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As Planned, College Will Announce Ten New Faculty Deans By End of May

Dean of the College Rakesh Khurana, pictured here in February, said in a Friday interview that the College hopes to maintain momentum and community investment as ongoing searches for ten new faculty deans continue amid the COVID-19 pandemic.
Dean of the College Rakesh Khurana, pictured here in February, said in a Friday interview that the College hopes to maintain momentum and community investment as ongoing searches for ten new faculty deans continue amid the COVID-19 pandemic. By Amanda Y. Su
By Juliet E. Isselbacher and Amanda Y. Su, Crimson Staff Writers

Harvard College will aim to conclude its five ongoing faculty dean searches by the end of May as planned, according to Dean of Finance and Administration Sheila C. Thimba.

In an unprecedented moment of turnover, nearly half of Harvard’s 12 undergraduate houses — Kirkland, Cabot, Eliot, Quincy, and Winthrop — are seeking new leadership for the coming fall semester.

Dean of the College Rakesh Khurana, who is also one of the outgoing faculty deans of Cabot House, said in a Friday interview that the College hopes to maintain momentum and community investment in the search processes amid the COVID-19 pandemic. During a normal semester, faculty dean candidates would eat meals and chat with students in the houses they are courting.

“Our goal is to sustain that level of engagement from the house staff through remote processes, and we were pretty far along in the search processes,” Khurana said. “So while this is not ideal, we feel we're able to continue in a positive way to announce our new faculty deans at the end of the semester.”

The College’s House Search Advisory Committees are currently preparing to invite prospective faculty deans to virtually “visit” houses. The committees comprise the staff, tutors, and students of each house who had already been working with the College on campus to offer insight into their selection criteria for faculty deans.

Thimba wrote that the College completed “much of the heavy lifting” in the search process before it asked students to vacate campus on March 10. By the time students left, the committees had already hosted open meetings with students to collect ideas and feedback.

Once classes transitioned online, administrators paused the searches to allow house affiliates the time to settle into new routines. Harvard reconvened the committees last week to review candidate materials and discuss future steps.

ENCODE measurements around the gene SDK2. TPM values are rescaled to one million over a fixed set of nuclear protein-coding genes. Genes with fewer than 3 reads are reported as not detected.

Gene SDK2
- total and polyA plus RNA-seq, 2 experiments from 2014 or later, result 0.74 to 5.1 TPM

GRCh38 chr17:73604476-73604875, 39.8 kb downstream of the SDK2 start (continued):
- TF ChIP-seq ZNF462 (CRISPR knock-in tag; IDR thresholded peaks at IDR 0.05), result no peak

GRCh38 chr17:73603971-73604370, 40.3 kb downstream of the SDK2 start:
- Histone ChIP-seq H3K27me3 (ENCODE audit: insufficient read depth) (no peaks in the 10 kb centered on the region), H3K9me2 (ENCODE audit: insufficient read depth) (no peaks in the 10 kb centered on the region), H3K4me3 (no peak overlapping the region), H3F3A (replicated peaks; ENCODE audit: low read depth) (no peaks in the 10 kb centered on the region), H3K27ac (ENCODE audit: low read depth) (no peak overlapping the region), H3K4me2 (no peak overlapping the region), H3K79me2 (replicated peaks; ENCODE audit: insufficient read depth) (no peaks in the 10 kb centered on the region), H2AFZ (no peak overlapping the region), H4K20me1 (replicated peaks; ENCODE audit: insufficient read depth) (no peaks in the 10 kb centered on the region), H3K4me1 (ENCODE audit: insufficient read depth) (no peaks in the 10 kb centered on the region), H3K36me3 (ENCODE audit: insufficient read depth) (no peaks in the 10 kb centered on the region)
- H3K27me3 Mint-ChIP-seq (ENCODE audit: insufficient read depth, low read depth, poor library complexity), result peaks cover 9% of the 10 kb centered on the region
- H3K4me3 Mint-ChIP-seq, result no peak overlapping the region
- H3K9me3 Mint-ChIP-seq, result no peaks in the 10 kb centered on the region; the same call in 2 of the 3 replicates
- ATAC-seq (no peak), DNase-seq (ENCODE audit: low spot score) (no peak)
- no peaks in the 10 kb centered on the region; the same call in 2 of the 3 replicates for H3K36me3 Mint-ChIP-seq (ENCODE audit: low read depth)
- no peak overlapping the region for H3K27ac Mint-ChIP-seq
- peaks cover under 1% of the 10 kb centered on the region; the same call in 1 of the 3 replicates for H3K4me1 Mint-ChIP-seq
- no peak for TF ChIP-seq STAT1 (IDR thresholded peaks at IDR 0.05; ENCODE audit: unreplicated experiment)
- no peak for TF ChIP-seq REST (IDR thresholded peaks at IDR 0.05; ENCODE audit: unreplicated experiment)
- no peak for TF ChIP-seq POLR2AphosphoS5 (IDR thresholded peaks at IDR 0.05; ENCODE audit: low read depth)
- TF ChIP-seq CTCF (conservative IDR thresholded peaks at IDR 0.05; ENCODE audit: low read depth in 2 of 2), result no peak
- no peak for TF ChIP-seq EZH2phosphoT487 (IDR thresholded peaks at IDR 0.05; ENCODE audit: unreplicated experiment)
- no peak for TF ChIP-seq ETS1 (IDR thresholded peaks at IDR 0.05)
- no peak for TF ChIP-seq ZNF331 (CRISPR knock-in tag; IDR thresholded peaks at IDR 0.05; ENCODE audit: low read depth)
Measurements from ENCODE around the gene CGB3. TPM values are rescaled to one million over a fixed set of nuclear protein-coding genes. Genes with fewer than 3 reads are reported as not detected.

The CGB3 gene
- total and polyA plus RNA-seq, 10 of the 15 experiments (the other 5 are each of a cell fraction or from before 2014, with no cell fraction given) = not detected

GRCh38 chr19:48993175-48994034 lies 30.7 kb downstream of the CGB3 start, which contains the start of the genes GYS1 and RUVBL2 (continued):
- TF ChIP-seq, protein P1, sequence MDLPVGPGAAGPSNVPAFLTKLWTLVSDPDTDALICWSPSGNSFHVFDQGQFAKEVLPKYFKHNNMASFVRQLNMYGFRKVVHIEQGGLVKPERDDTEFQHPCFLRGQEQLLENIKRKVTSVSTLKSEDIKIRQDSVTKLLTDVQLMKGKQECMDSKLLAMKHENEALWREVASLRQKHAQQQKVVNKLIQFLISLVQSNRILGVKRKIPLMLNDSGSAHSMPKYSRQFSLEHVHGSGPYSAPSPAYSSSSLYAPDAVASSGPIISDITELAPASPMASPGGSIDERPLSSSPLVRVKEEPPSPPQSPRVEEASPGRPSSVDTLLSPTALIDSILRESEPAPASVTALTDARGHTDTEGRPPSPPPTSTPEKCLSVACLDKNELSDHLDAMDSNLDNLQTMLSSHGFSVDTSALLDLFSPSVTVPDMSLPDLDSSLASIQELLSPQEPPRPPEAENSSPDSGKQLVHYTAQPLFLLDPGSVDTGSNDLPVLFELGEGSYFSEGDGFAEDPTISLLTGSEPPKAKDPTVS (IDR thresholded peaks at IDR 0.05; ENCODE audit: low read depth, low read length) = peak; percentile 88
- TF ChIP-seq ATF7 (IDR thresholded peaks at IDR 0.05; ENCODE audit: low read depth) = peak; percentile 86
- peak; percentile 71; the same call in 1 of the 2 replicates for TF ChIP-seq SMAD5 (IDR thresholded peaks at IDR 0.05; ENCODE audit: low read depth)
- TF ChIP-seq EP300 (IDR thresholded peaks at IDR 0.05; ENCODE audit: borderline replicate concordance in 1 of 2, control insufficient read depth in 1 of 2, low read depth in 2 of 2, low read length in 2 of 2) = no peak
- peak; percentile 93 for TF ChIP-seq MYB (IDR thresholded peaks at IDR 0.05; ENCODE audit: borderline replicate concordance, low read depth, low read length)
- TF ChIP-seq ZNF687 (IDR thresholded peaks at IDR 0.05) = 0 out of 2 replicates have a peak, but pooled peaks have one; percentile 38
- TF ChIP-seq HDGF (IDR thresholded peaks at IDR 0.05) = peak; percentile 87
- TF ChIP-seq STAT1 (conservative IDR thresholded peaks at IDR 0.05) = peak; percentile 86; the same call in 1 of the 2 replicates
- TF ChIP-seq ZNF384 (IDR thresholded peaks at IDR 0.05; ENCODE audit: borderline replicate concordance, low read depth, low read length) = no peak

“Now, SAC’s are planning the visits, so they can take account of House rhythms and engage students in ways that are most appropriate to the culture of each House,” Thimba wrote. “We’re providing administrative support to the committees to lessen their burden.”

Thimba added that levels of participation from undergraduates on the committees have remained “strong” despite students’ dispersal.

Still, some students in Winthrop House have voiced concerns that a remote transition in leadership will create additional disruption in their already-upended lives.

Winthrop affiliates already experienced leadership turnover last spring, when the College decided not to renew the contract of former faculty deans Ronald S. Sullivan, Jr. and Stephanie R. Robinson amid a controversy over Sullivan’s decision to represent Hollywood producer and convicted sexual abuser Harvey Weinstein.

Since then, Winthrop students have petitioned and penned a letter to the administration asking them to keep their interim faculty deans, Mark D. Gearan ’78 and Mary Herlihy-Gearan, in their positions permanently.

Harvard spokesperson Rachael Dane confirmed that the Winthrop house faculty dean search was ongoing. The College has previously noted that Gearan and Herlihy-Gearan were appointed to serve in a temporary capacity.

Thimba wrote that the administration is working to preserve continuity for all students, given the circumstances.

“Across the College, there is a lot of thought going into how to ensure that the essential aspects of the College experience, including House life, are sustained through this disrupted period,” Thimba wrote.

She added that she expects a significant amount of necessary “orientation” over the summer for the ten incoming deans.

“We’re looking forward to working with current faculty deans to ensure that the new deans are acclimated to the role quickly and are eager to work with incoming deans and their unique approaches [to] the particular task of community building after the disruptions this semester,” she wrote.

—Staff writer Juliet E. Isselbacher can be reached at juliet.isselbacher@thecrimson.com. Follow her on Twitter @julietissel.

—Staff writer Amanda Y. Su can be reached at amanda.su@thecrimson.com. Follow her on Twitter @amandaysu.

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